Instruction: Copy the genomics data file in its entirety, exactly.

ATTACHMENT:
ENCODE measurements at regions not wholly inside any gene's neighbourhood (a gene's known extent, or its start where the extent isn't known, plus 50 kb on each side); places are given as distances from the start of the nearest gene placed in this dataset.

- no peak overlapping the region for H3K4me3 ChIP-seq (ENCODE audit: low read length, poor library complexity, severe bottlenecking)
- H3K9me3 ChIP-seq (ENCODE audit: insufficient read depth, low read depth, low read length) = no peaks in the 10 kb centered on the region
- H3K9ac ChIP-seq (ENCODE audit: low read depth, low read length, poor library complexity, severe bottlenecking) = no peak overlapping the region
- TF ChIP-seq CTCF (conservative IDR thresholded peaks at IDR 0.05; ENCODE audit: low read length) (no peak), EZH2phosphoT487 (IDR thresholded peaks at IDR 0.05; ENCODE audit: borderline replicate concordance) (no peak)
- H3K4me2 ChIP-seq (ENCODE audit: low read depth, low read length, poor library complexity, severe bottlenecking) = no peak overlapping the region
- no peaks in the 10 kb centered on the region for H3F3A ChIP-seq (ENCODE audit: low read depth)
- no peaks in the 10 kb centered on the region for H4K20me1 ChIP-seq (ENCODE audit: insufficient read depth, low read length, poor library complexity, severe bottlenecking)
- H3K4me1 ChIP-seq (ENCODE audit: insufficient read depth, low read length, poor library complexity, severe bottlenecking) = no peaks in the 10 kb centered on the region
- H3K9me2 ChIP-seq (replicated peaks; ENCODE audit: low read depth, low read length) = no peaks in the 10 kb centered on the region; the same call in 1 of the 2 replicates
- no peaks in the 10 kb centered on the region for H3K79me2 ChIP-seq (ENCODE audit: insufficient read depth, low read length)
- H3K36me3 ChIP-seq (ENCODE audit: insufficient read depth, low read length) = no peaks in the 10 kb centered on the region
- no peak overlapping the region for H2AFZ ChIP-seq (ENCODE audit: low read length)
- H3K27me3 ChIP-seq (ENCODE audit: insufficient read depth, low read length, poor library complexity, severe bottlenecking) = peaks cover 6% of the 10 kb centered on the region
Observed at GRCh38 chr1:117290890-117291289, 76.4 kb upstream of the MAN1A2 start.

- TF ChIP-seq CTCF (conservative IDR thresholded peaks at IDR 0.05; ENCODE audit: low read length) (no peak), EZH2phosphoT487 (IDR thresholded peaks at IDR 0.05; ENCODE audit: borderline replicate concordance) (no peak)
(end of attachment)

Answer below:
ENCODE measurements at regions not wholly inside any gene's neighbourhood (a gene's known extent, or its start where the extent isn't known, plus 50 kb on each side); places are given as distances from the start of the nearest gene placed in this dataset.

- no peak overlapping the region for H3K4me3 ChIP-seq (ENCODE audit: low read length, poor library complexity, severe bottlenecking)
- H3K9me3 ChIP-seq (ENCODE audit: insufficient read depth, low read depth, low read length) = no peaks in the 10 kb centered on the region
- H3K9ac ChIP-seq (ENCODE audit: low read depth, low read length, poor library complexity, severe bottlenecking) = no peak overlapping the region
- TF ChIP-seq CTCF (conservative IDR thresholded peaks at IDR 0.05; ENCODE audit: low read length) (no peak), EZH2phosphoT487 (IDR thresholded peaks at IDR 0.05; ENCODE audit: borderline replicate concordance) (no peak)
- H3K4me2 ChIP-seq (ENCODE audit: low read depth, low read length, poor library complexity, severe bottlenecking) = no peak overlapping the region
- no peaks in the 10 kb centered on the region for H3F3A ChIP-seq (ENCODE audit: low read depth)
- no peaks in the 10 kb centered on the region for H4K20me1 ChIP-seq (ENCODE audit: insufficient read depth, low read length, poor library complexity, severe bottlenecking)
- H3K4me1 ChIP-seq (ENCODE audit: insufficient read depth, low read length, poor library complexity, severe bottlenecking) = no peaks in the 10 kb centered on the region
- H3K9me2 ChIP-seq (replicated peaks; ENCODE audit: low read depth, low read length) = no peaks in the 10 kb centered on the region; the same call in 1 of the 2 replicates
- no peaks in the 10 kb centered on the region for H3K79me2 ChIP-seq (ENCODE audit: insufficient read depth, low read length)
- H3K36me3 ChIP-seq (ENCODE audit: insufficient read depth, low read length) = no peaks in the 10 kb centered on the region
- no peak overlapping the region for H2AFZ ChIP-seq (ENCODE audit: low read length)
- H3K27me3 ChIP-seq (ENCODE audit: insufficient read depth, low read length, poor library complexity, severe bottlenecking) = peaks cover 6% of the 10 kb centered on the region
Observed at GRCh38 chr1:117290890-117291289, 76.4 kb upstream of the MAN1A2 start.

- TF ChIP-seq CTCF (conservative IDR thresholded peaks at IDR 0.05; ENCODE audit: low read length) (no peak), EZH2phosphoT487 (IDR thresholded peaks at IDR 0.05; ENCODE audit: borderline replicate concordance) (no peak)